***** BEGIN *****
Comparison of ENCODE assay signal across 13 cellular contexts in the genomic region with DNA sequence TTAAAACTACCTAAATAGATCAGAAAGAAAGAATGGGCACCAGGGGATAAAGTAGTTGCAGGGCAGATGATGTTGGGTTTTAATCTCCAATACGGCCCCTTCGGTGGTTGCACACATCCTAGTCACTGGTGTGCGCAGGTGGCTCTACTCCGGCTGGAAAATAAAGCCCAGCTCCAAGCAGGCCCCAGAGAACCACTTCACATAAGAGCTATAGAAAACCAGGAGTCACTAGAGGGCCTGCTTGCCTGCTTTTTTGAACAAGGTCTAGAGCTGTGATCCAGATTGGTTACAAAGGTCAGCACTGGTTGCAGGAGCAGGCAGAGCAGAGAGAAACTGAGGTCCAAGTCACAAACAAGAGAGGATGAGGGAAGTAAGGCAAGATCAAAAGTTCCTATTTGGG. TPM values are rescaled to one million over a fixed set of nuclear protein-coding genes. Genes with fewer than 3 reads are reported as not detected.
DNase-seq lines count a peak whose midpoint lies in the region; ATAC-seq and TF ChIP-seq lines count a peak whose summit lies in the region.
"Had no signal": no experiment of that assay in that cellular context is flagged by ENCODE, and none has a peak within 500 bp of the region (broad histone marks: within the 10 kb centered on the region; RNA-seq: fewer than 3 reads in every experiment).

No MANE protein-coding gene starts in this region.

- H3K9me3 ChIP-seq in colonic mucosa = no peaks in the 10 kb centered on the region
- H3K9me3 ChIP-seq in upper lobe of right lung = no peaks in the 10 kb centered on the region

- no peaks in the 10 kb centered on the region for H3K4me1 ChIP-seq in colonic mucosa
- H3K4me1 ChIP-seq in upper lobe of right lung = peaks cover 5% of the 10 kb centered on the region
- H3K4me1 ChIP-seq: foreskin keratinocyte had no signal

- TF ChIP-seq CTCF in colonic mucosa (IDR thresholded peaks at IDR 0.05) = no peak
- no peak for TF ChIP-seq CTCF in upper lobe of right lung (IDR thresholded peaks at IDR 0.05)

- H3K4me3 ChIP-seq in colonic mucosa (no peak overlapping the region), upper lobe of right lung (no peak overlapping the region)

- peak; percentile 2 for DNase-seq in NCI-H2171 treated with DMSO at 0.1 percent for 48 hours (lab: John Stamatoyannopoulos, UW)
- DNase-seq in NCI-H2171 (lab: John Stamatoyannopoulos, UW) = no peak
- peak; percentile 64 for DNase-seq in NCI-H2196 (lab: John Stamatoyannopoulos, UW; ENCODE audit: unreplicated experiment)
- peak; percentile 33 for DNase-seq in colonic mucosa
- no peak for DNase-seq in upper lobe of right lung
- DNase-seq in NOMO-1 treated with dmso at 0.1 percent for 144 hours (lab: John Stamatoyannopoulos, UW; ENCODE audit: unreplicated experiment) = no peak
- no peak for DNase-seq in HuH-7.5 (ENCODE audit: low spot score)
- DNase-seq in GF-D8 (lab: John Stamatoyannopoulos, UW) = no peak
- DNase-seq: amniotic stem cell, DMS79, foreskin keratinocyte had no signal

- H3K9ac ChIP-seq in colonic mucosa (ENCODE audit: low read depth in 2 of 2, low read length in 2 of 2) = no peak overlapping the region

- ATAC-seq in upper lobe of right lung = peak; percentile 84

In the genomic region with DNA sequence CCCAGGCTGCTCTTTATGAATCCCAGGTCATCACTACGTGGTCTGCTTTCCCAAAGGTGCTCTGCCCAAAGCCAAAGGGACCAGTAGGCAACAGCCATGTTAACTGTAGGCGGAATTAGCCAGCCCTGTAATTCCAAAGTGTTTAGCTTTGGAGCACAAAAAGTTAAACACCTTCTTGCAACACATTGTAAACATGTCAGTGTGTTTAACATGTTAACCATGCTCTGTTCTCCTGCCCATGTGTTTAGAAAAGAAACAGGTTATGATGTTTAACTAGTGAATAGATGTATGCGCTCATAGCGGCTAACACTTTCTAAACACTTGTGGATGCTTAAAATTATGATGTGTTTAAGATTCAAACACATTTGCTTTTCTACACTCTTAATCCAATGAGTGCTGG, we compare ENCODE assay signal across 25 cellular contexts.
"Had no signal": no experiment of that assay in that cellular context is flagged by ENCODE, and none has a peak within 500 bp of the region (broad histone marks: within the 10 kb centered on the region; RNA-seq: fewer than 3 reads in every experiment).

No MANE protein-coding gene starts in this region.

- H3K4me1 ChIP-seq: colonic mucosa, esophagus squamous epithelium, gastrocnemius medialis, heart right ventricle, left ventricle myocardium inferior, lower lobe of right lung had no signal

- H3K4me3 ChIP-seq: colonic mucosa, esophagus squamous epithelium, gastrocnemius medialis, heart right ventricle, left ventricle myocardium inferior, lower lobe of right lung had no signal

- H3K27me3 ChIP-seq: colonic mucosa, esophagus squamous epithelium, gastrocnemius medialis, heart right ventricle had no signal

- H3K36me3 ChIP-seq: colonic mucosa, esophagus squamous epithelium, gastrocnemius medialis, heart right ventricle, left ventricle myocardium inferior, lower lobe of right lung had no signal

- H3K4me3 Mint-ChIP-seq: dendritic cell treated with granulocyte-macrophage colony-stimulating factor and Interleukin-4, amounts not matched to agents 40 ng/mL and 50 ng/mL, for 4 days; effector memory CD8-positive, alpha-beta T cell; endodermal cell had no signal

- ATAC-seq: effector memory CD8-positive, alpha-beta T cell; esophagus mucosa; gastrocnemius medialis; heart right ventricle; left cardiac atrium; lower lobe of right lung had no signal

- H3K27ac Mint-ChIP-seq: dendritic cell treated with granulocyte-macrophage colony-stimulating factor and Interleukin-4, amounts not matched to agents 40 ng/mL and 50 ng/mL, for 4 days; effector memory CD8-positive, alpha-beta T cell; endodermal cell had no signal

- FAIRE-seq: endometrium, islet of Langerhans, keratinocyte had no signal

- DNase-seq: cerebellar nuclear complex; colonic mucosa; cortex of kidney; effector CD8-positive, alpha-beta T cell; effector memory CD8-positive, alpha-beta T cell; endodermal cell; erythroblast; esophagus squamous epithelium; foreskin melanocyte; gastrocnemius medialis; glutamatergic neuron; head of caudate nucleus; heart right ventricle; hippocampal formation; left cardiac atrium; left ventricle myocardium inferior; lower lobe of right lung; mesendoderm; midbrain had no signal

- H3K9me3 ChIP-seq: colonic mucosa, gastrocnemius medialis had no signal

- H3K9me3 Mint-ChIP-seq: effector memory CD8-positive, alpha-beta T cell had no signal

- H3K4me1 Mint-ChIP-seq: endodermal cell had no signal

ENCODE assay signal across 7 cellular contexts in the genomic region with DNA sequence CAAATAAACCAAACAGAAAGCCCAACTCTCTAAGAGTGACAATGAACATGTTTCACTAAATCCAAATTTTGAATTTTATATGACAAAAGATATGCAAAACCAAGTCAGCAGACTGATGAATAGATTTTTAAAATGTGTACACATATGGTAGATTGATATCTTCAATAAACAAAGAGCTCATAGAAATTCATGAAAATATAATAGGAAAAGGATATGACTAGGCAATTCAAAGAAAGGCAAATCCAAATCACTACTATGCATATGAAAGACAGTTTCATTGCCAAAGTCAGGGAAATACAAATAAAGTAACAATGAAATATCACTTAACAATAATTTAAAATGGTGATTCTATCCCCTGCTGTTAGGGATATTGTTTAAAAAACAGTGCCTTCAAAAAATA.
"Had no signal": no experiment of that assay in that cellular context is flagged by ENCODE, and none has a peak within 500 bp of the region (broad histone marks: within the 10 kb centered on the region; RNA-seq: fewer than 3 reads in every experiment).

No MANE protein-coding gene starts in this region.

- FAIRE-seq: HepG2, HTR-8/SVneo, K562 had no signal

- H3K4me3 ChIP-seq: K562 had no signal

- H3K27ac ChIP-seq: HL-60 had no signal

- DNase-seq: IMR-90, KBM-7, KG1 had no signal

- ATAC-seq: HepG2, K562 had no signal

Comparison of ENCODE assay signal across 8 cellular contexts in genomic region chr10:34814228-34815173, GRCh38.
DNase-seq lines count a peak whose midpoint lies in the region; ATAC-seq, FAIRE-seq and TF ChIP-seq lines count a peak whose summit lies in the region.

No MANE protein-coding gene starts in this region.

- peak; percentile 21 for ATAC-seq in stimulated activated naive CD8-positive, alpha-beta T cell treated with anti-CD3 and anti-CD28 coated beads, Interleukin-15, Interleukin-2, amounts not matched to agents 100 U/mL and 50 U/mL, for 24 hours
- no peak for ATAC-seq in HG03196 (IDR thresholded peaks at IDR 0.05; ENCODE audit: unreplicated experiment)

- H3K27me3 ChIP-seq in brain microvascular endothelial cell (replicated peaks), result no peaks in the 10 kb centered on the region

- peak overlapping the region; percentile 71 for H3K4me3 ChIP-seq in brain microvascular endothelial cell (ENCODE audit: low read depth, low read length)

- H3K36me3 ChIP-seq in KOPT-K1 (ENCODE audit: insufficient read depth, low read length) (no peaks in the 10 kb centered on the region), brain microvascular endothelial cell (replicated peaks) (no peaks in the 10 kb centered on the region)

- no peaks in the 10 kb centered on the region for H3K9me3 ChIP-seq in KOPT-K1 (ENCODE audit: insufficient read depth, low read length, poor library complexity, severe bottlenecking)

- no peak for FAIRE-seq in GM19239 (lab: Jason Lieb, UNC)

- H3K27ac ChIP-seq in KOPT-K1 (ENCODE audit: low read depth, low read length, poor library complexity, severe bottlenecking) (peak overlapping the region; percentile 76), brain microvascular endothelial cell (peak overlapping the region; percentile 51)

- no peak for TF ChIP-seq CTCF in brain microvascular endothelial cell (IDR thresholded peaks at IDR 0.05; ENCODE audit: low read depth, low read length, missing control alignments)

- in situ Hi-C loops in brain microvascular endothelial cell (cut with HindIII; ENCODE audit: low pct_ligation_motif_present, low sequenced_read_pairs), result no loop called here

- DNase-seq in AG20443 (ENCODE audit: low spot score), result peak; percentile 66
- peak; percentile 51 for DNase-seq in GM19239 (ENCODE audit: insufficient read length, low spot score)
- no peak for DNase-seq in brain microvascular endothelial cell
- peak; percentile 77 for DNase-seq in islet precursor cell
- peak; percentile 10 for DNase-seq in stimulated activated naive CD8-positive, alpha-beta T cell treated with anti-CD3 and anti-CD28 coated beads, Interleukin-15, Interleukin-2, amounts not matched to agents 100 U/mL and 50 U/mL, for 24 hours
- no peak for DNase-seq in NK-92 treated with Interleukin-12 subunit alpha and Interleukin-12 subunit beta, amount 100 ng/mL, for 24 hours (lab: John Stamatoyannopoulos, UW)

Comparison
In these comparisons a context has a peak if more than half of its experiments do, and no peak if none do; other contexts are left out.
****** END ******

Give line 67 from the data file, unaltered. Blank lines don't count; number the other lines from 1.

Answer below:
In these comparisons a context has a peak if more than half of its experiments do, and no peak if none do; other contexts are left out.